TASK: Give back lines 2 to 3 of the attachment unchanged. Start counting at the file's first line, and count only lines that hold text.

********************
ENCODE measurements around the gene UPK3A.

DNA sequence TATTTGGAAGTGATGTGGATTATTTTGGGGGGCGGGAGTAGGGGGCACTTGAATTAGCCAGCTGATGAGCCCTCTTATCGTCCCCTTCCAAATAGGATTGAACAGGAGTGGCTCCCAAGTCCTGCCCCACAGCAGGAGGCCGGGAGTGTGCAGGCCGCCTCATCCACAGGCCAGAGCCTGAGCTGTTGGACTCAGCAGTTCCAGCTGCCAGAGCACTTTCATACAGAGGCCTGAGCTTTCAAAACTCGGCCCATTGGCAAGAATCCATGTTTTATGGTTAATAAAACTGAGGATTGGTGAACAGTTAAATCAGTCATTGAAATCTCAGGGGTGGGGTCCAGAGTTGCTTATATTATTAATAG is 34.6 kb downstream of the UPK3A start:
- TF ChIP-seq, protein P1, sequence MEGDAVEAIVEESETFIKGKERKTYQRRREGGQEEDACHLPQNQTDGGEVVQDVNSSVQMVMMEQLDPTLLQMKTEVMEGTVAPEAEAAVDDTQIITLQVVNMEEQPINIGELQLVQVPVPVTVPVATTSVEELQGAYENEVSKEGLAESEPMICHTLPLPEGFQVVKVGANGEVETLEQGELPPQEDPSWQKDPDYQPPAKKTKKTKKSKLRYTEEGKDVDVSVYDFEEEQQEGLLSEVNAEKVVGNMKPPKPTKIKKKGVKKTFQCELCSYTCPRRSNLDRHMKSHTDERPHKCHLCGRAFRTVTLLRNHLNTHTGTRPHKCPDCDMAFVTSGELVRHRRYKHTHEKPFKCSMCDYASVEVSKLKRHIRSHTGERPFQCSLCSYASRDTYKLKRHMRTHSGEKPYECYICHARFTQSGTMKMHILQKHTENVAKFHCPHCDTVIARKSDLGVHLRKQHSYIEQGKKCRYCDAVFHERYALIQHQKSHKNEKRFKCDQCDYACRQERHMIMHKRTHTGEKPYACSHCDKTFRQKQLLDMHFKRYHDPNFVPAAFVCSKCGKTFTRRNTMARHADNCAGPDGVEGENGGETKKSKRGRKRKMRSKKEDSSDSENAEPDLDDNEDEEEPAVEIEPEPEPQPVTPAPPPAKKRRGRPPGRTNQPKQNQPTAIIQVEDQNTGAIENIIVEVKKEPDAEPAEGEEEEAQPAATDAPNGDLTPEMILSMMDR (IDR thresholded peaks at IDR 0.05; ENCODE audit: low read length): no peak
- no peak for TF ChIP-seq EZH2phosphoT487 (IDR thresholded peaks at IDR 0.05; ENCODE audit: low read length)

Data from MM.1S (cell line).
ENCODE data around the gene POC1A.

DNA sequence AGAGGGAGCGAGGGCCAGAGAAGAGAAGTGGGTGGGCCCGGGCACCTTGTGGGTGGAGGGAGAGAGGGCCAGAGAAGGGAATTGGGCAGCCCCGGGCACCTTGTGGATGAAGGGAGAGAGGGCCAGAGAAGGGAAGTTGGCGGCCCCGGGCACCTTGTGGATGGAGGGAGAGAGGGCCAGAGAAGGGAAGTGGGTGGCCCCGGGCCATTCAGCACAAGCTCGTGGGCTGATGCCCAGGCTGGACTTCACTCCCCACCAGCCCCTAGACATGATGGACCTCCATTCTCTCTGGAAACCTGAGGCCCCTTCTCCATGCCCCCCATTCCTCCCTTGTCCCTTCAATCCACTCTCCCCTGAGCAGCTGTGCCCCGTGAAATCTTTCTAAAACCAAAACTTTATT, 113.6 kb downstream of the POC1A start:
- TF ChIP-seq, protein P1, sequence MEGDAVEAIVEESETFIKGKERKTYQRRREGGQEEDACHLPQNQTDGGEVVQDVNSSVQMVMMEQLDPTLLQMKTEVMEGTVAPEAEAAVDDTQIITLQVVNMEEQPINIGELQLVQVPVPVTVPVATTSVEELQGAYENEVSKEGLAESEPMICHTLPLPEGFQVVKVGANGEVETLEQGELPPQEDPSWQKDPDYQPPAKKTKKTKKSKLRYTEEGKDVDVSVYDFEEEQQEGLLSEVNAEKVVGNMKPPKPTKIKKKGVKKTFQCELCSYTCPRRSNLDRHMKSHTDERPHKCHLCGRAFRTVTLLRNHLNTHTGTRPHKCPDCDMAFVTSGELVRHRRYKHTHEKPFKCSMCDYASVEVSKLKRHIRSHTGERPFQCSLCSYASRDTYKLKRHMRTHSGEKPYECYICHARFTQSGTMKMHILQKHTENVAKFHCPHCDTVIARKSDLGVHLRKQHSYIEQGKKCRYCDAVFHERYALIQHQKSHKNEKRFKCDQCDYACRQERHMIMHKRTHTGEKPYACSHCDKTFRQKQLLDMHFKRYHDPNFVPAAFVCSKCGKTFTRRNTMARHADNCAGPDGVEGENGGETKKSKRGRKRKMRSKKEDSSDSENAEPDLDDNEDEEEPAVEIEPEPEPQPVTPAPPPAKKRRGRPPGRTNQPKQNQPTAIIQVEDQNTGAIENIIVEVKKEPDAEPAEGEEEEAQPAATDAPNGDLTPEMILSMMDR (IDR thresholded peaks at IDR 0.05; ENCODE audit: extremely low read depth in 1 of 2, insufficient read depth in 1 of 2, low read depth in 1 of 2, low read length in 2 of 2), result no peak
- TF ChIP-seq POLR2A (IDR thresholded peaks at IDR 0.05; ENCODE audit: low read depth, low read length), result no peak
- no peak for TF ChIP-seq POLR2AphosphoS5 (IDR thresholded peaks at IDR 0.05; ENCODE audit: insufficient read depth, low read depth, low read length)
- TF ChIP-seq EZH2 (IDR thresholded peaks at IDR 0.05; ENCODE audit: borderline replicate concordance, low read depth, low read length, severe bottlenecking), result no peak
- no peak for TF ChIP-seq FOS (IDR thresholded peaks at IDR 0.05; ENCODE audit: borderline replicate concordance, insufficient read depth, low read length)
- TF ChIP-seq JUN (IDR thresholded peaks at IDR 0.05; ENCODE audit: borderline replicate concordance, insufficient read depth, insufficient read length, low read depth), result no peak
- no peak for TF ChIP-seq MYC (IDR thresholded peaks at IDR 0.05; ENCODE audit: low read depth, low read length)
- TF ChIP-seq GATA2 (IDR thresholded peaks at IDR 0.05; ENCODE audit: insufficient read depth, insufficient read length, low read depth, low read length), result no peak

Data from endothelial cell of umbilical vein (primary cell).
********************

DNA sequence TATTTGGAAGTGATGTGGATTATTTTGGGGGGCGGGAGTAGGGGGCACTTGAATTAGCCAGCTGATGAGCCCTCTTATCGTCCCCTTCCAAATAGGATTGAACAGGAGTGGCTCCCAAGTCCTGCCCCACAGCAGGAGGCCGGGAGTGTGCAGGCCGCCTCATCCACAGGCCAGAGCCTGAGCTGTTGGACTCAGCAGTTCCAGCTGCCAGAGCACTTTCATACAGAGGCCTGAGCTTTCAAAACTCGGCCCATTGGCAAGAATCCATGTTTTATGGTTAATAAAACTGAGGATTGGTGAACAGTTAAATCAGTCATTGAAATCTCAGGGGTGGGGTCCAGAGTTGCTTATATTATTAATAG is 34.6 kb downstream of the UPK3A start:
- TF ChIP-seq, protein P1, sequence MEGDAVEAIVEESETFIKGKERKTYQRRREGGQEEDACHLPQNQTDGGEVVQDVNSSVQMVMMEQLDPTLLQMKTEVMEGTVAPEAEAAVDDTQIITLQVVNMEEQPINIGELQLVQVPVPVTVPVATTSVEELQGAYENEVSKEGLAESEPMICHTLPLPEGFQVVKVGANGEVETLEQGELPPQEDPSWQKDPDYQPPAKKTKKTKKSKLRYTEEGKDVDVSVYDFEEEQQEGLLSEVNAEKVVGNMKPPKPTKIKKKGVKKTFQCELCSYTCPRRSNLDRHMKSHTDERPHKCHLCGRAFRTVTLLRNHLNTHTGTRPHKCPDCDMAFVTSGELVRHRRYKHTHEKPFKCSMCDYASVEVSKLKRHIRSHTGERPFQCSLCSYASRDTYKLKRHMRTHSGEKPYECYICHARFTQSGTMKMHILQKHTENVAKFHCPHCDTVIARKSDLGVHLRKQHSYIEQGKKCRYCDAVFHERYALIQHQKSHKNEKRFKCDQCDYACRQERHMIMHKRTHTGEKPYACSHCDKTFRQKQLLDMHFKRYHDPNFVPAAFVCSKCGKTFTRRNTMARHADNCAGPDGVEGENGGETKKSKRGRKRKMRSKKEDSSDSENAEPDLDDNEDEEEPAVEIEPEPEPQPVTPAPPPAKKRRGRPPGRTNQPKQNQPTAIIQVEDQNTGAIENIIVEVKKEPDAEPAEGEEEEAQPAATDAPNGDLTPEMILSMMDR (IDR thresholded peaks at IDR 0.05; ENCODE audit: low read length): no peak